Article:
top of page
Search

The Department of Veterans Affairs PACT Act Implementation is a Major Market Event

For some pharmaceutical manufacturers, a major market event in the Federal market has happened and an updated Federal Market Landscape should be completed. When originally signed into law in August of 2022, the implementation of Sergeant First Class Heath Robinson Honoring our Promise to Address Comprehensive Toxics Act of 2022 (also referred to as the PACT Act) was expected to follow the law’s stated roll-out schedule with full implementation occurring by 2032. Congress allowed for this gradual, multi-year, phased-in approach due to the expected increase in VA healthcare enrollment; however, the Department of Veterans Affairs (VA) took a proactive approach and millions of veterans now qualify to receive VA healthcare services immediately.

 

The purpose of this legislation was to expand healthcare benefits to veterans who experienced negative health consequences due to toxic exposures during their time in service to our country both domestically (i.e., during training, from contaminated water at Camp LeJeune, etc.) and during international deployment (e.g., from burn pits, due to Agent Orange, etc.). Three key provisions of this law include (1) inclusion of a presumptive list of service-connected conditions, (2) substantial increase in allocated resources for veterans with these exposures, and (3) improved screening for presumptive illnesses.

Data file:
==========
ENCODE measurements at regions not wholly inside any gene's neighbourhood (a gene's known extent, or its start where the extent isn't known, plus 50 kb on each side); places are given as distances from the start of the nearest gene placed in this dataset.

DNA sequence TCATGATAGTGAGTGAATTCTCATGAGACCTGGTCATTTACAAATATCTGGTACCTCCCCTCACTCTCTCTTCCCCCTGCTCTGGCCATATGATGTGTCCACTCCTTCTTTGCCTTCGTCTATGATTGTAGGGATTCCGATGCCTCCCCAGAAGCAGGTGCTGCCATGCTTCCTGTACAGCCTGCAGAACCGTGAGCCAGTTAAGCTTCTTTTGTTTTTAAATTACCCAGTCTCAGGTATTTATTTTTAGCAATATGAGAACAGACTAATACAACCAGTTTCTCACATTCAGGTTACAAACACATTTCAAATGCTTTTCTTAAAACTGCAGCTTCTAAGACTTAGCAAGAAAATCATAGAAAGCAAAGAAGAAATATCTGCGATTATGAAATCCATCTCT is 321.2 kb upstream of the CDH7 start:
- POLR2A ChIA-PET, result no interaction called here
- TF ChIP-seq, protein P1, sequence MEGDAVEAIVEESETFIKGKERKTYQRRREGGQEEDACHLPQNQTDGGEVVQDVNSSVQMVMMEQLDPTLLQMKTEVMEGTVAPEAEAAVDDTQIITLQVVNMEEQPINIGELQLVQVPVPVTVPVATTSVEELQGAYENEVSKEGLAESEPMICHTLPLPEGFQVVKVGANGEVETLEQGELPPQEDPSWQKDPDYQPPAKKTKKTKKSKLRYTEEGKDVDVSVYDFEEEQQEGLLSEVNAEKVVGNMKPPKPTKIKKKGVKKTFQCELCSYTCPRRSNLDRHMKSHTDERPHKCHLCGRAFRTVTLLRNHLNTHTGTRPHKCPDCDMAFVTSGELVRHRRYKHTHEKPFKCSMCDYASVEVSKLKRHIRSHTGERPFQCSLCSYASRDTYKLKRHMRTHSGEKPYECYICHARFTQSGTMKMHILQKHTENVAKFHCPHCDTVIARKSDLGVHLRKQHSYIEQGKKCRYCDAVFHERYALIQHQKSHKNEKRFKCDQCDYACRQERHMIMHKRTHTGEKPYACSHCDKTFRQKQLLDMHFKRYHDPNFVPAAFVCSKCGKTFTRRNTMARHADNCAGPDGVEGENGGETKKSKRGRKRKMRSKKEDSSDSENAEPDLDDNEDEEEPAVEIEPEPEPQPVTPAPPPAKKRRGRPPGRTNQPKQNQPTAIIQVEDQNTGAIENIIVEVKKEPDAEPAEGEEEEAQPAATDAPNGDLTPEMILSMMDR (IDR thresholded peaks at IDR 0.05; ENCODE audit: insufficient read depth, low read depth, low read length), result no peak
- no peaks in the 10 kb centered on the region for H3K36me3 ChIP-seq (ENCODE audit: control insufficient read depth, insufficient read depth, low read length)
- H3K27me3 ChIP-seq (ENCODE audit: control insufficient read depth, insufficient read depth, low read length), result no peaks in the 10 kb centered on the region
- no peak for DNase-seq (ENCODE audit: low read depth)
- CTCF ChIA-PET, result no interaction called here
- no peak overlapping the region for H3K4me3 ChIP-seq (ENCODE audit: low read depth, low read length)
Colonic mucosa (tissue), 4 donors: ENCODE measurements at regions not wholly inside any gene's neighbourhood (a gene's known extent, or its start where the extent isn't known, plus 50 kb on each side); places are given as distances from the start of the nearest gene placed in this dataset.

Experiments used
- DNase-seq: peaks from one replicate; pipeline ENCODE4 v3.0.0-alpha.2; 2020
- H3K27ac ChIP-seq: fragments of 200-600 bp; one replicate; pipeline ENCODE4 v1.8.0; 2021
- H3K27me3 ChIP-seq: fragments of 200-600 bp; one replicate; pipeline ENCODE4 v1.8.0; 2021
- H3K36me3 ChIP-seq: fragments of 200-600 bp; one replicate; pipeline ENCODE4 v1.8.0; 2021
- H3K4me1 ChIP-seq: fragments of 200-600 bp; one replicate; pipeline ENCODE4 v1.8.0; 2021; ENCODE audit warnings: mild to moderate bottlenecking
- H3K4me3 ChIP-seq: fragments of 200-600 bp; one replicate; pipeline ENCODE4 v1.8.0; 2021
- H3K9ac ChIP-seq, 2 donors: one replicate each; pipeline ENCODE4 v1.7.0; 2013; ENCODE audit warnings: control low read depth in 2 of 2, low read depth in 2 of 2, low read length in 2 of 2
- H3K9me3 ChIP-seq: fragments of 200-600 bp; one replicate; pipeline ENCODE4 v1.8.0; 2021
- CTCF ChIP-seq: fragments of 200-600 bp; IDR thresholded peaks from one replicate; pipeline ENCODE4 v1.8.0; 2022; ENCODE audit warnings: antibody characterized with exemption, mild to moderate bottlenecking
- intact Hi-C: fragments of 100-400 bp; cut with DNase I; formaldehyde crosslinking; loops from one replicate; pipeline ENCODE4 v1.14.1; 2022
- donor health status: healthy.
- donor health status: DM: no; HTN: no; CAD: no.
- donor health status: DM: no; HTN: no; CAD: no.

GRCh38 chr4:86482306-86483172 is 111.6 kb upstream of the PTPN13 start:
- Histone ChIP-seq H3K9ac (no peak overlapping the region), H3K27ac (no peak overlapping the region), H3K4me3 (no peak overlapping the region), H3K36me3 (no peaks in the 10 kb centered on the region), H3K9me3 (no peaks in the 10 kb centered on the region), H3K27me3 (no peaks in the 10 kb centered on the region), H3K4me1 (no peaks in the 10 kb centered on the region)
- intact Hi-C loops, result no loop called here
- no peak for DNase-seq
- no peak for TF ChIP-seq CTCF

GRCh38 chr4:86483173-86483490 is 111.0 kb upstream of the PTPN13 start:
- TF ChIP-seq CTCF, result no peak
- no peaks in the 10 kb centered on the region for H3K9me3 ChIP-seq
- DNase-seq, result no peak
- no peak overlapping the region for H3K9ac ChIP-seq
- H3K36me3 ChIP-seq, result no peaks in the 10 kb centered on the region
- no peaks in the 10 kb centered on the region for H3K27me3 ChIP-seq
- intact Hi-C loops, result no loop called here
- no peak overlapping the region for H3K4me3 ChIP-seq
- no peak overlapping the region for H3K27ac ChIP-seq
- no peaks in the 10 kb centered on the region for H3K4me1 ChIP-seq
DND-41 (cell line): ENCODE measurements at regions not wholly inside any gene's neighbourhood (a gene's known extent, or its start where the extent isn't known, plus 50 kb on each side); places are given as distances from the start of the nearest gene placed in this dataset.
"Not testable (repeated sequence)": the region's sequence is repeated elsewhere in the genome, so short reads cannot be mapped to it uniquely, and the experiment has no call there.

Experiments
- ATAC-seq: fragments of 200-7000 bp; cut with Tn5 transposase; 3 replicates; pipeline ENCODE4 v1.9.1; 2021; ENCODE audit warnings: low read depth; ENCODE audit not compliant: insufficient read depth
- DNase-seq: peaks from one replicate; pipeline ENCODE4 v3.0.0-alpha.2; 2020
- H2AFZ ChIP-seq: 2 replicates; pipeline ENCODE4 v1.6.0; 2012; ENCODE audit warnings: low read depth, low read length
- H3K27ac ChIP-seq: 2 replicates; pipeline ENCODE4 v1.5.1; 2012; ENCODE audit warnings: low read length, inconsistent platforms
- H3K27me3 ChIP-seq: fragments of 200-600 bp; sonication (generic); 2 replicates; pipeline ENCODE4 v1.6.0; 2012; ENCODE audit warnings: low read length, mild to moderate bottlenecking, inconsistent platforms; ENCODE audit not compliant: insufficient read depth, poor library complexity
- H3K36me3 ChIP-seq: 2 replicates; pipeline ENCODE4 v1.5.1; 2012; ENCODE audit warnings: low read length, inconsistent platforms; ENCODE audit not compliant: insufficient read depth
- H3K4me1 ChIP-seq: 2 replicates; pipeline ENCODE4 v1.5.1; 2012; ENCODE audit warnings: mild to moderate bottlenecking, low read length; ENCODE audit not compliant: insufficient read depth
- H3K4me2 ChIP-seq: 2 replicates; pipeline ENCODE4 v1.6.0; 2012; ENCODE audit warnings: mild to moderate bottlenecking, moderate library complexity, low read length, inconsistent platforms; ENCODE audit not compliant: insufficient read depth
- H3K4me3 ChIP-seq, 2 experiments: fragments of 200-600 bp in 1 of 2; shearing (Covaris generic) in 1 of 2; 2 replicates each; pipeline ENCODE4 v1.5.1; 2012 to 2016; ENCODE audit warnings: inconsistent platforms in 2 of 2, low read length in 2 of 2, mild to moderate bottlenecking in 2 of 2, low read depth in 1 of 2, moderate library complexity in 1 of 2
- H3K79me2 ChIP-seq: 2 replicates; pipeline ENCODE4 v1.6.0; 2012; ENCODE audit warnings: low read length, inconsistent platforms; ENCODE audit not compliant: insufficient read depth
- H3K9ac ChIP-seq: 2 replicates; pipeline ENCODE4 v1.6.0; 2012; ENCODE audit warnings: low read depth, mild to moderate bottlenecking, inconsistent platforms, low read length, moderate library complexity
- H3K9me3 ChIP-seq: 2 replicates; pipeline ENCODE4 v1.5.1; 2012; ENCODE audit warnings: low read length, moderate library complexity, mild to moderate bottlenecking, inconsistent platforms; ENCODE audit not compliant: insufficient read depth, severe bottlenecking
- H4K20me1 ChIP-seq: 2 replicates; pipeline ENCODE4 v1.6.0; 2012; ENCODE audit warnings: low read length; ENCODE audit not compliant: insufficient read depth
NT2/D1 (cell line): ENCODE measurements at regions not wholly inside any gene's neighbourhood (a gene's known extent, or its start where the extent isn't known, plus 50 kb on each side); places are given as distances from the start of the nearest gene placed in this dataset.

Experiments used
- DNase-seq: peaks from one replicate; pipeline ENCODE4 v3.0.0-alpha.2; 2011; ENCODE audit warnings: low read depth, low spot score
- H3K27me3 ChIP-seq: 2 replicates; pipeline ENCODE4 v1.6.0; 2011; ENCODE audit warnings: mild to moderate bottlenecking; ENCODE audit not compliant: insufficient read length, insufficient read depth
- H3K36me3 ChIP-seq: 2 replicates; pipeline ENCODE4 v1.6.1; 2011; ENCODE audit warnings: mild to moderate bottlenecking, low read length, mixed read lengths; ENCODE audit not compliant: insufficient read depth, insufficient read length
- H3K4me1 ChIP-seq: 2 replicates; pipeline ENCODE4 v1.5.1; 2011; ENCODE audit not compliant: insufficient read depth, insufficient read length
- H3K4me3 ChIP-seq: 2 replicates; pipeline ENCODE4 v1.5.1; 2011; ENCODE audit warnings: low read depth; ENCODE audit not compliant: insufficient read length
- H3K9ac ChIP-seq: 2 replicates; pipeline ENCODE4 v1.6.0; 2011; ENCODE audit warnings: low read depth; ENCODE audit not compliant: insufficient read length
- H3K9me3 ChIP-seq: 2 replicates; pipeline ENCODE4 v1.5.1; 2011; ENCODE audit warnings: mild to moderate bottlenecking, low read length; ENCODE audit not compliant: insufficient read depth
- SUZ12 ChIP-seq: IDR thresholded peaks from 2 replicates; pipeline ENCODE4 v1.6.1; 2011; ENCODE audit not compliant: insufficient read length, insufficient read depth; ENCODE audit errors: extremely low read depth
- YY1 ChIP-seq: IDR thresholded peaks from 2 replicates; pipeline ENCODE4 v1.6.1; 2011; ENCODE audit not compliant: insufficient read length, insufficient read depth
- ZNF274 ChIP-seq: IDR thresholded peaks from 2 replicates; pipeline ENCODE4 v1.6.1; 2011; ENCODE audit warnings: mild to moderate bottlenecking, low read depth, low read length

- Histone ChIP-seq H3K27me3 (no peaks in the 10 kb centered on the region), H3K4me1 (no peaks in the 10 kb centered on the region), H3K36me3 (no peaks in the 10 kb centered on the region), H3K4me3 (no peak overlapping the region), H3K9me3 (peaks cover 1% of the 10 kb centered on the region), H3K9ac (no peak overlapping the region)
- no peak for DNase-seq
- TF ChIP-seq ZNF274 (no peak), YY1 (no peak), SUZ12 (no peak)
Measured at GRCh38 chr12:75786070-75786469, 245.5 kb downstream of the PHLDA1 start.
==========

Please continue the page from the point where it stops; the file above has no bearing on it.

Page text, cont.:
Veterans do not automatically receive VA healthcare benefits. While any veteran can apply for and be determined eligible to receive healthcare through the VA based on qualifying criteria including service length and discharge status, veterans seeking service-connected disability status must typically prove a direct connection that their medical condition began or worsened during their time in service. In a substantial break from this typical procedure, the PACT Act shifts the burden of proof away from the veteran by establishing a list of presumptive illnesses that are assumed to be service-connected. With a presumptive condition, veterans who receive a diagnosis from the included list of illnesses (from cancer to respiratory illnesses) do not need to prove a direct link between their time in service and the illness.  A veteran can now qualify for medical, financial, and other types of support simply through their military record showing service in a designated location during a specific timeframe and a diagnosis with one of the presumptive conditions.

 

It is well established that early detection, diagnosis, and treatment are key to improving health outcomes. The VA is providing faster access through this new process by allowing veterans to seek care within a system dedicated to the unique needs of veterans sooner. The PACT Act requires a proactive approach to identifying veterans with potential toxic exposure through enhanced screenings. Generally, a veteran’s primary care physician will perform the toxic exposure screening and, if appropriate, connect the veteran to other specialists for care. Because the VA is focused specifically on the needs of veterans, it is generally better equipped to handle treatment for illness resulting from the toxic exposure.


This accelerated access to the VA healthcare system, years earlier than required by the law, represents a significant market event for pharmaceutical manufacturers offering life-saving and/or life-extending treatment options for the conditions included on the list of presumptive illnesses. The expected substantial increases in the Federal market patient population means a manufacturer should best prepare now to meaningfully serve our nation’s veterans.

Comments


bottom of page